WINETASTER ON 03/02/15 WITH 8 JUDGES AND 8 WINES BASED ON RANKS, IDENT=N Copyright (c) 1995-2015 Richard E. Quandt, V. 1.65

A Tasting of 2005 Grand Cru Burgundies
FLIGHT 1: Number of Judges = 8 Number of Wines = 8
Identification of the Wine: The judges' overall ranking:
Wine A is Chambertin Rousseau tied for 5th place Wine B is Clos de la Roche Ponsot tied for 7th place Wine C is La Grande Rue Monopole tied for 5th place Wine D is Bonnes Mares Vogüe ........ 4th place Wine E is Clos de Tart ........ 3rd place Wine F is Musigny Vielles Vignes Vogüé ........ 1st place Wine G is Chambertin Clos de Bèze Rousseau tied for 7th place Wine H is Vosne Romanée Leroy ........ 2nd place
The Judges's Rankings
Judge Wine -> A B C D E F G H Orley 6. 7. 1. 5. 2. 3. 8. 4. Frank 7. 8. 6. 2. 3. 1. 4. 5. Tom 4. 6. 3. 7. 8. 1. 2. 5. Mike 8. 6. 7. 3. 4. 1. 5. 2. Zaki 3. 7. 4. 2. 8. 1. 6. 5. Bob 5. 4. 8. 6. 2. 3. 7. 1. Jerry 2. 1. 7. 6. 3. 5. 8. 4. Dick 5. 3. 4. 8. 7. 6. 2. 1.
Table of Votes Against Wine -> A B C D E F G H
Group Ranking -> 5 7 5 4 3 1 7 2 Votes Against -> 40 42 40 39 37 21 42 27
( 8 is the best possible, 64 is the worst)

Here is a measure of the correlation in the preferences of the judges which ranges between 1.0 (perfect correlation) and 0.0 (no correlation):
W = 0.1563

The probability that random chance could be responsible for this correlation is rather large, 0.2711. Most analysts would say that unless this probability is less than 0.1, the judges' preferences are not strongly related. We now analyze how each taster's preferences are correlated with the group preference. A correlation of 1.0 means that the taster's preferences are a perfect predictor of the group's preferences. A 0.0 means no correlation, while a -1.0 means that the taster has the reverse ranking of the group. This is measured by the correlation R.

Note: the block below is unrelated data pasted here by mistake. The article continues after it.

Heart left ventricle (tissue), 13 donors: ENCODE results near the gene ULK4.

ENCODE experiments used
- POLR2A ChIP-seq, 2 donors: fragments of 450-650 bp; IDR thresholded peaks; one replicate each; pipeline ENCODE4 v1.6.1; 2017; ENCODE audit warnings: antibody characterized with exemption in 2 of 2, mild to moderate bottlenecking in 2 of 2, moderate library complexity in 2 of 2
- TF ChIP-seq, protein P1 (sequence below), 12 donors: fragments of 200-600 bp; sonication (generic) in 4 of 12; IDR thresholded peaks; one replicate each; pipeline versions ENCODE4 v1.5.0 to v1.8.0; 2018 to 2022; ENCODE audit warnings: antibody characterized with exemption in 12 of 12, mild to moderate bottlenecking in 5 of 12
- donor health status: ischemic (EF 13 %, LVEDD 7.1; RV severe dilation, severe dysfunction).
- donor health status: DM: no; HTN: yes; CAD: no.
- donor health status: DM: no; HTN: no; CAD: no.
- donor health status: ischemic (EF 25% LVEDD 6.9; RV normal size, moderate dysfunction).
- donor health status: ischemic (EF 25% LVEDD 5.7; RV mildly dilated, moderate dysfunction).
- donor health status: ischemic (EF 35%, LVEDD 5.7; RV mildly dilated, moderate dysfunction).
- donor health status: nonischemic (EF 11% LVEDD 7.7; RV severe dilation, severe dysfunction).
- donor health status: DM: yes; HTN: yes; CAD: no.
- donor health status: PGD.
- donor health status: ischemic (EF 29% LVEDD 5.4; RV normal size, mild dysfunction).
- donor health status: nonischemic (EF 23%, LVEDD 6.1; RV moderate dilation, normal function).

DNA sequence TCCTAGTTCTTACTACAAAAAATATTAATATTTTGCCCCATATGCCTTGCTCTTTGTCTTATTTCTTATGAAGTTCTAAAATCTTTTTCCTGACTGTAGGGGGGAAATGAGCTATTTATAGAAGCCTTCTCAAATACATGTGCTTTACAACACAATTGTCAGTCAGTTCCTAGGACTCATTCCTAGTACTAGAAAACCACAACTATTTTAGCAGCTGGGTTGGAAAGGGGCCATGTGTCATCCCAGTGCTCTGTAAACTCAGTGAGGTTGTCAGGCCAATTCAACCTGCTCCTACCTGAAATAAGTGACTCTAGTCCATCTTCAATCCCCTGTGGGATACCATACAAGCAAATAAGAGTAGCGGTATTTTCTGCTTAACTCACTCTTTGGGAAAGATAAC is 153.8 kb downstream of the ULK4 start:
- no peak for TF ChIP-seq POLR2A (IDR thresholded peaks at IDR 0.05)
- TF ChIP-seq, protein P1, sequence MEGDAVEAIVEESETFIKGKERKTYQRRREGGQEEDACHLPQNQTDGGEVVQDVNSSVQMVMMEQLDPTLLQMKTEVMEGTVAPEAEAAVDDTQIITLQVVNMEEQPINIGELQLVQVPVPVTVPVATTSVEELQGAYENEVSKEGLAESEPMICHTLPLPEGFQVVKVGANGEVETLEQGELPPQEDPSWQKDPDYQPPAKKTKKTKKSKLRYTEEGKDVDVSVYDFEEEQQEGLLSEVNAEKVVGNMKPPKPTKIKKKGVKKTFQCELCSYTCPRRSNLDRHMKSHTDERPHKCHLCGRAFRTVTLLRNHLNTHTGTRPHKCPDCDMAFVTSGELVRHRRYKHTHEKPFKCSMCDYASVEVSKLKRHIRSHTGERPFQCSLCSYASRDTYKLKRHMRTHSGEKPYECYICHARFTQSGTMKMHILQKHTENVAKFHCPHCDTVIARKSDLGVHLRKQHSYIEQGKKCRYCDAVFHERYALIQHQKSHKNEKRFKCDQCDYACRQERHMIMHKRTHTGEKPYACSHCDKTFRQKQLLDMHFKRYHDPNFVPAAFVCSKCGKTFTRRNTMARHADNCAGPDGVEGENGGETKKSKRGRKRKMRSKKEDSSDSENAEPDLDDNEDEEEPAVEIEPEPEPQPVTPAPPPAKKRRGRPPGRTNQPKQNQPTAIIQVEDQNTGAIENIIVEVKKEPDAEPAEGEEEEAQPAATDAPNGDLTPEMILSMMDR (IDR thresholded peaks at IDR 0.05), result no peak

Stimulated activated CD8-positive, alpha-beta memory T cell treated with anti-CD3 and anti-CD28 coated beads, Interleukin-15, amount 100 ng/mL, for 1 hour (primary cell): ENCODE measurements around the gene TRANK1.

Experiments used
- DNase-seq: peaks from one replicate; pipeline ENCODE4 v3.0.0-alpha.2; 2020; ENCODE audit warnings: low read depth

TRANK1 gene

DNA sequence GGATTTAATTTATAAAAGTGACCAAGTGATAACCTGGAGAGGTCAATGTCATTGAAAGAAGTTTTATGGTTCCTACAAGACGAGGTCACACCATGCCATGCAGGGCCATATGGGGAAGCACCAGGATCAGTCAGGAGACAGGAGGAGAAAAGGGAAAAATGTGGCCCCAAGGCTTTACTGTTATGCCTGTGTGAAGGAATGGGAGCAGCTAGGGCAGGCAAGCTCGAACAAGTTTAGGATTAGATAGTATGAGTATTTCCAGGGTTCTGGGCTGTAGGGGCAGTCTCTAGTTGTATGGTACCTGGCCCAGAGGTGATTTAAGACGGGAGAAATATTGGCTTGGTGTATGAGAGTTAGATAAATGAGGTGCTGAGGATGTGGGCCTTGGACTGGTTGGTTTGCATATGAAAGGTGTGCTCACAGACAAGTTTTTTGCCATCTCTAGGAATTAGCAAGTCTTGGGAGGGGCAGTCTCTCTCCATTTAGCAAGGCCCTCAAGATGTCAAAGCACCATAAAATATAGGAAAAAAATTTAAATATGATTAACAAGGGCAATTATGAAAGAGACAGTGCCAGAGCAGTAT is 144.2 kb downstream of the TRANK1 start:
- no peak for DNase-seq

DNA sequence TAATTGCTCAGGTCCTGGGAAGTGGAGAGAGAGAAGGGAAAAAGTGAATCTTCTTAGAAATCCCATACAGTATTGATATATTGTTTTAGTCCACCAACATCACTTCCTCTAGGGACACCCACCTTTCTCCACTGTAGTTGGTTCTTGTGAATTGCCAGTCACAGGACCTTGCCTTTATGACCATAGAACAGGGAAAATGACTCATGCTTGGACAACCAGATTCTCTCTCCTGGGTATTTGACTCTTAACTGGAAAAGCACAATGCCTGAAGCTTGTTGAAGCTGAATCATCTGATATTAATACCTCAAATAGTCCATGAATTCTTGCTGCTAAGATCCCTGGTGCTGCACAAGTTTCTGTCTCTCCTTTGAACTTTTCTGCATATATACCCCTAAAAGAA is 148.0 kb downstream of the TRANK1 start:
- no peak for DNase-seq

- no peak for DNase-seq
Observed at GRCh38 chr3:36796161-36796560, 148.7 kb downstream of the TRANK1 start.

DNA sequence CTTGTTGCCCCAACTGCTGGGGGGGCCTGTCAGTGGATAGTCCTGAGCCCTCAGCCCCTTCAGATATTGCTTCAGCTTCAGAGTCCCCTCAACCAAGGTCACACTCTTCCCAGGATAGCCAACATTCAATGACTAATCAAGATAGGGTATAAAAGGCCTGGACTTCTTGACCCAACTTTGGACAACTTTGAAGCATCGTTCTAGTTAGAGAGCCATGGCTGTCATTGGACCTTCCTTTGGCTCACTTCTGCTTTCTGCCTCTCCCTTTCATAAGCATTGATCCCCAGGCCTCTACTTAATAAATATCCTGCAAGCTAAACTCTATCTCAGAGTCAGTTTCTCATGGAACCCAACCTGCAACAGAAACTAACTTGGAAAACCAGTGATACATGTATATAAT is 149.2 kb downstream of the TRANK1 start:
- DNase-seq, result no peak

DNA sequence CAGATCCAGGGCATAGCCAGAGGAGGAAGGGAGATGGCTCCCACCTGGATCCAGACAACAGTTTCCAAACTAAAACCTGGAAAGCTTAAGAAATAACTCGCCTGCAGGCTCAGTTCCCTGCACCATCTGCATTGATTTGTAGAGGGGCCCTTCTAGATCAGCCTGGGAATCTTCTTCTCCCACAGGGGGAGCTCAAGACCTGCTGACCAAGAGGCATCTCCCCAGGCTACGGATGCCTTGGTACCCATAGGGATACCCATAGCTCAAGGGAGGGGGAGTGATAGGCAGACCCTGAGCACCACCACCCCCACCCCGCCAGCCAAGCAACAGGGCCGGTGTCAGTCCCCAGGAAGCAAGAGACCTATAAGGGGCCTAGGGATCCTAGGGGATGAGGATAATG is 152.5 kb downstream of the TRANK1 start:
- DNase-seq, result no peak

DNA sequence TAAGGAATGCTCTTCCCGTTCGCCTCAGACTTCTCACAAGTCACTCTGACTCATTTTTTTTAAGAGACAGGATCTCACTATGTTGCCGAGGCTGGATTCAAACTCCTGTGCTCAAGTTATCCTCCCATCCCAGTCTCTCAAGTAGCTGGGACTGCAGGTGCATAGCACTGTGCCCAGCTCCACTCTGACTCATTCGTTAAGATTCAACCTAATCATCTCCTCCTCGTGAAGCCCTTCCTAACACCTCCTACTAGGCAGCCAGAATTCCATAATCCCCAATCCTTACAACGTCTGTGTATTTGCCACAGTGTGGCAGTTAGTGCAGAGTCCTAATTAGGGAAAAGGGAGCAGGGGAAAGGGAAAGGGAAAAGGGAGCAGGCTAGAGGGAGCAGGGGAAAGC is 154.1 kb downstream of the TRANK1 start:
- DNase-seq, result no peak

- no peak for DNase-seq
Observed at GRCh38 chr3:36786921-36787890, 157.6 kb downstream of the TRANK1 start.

Correlation Between the Ranks of Each Person With the Average Ranking of Others
Name of Person Correlation R Mike 0.3615 Bob 0.1708 Frank 0.0244 Zaki -0.1566 Tom -0.1677 Orley -0.2087 Dick -0.3571 Jerry -0.5061

The wines were preferred by the judges in the following order. When the preferences of the judges are strong enough to permit meaningful differentiation among the wines, they are separated by -------------------- and are judged to be significantly different.
1. ........ 1st place Wine F is Musigny Vielles Vignes Vogüe --------------------------------------------------- 2. ........ 2nd place Wine H is Vosne Romanée Leroy 3. ........ 3rd place Wine E is Clos dce Tart 4. ........ 4th place Wine D is Bonnes Mares Vogüé 5. tied for 5th place Wine C is La Grande Rue Monopole 6. tied for 5th place Wine A is Chambertin Rousseau 7. tied for 7th place Wine G is Chambertin Clos de Bèze Rousseau 8. tied for 7th place Wine B is Clos de la Roche Ponsot We now test whether the ranksums AS A WHOLE provide a significant ordering. The Friedman Chi-square value is 8.7500. The probability that this could happen by chance is 0.2711